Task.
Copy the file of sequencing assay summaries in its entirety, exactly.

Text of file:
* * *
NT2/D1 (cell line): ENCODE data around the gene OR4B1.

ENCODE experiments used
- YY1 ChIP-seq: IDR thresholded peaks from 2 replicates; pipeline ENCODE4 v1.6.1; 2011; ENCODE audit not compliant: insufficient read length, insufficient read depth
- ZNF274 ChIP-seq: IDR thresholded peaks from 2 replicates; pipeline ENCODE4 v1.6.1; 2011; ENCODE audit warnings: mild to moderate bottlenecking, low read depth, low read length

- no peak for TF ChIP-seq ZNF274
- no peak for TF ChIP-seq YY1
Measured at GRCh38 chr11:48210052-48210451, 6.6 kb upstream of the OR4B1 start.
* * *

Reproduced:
NT2/D1 (cell line): ENCODE data around the gene OR4B1.

ENCODE experiments used
- YY1 ChIP-seq: IDR thresholded peaks from 2 replicates; pipeline ENCODE4 v1.6.1; 2011; ENCODE audit not compliant: insufficient read length, insufficient read depth
- ZNF274 ChIP-seq: IDR thresholded peaks from 2 replicates; pipeline ENCODE4 v1.6.1; 2011; ENCODE audit warnings: mild to moderate bottlenecking, low read depth, low read length

- no peak for TF ChIP-seq ZNF274
- no peak for TF ChIP-seq YY1
Measured at GRCh38 chr11:48210052-48210451, 6.6 kb upstream of the OR4B1 start.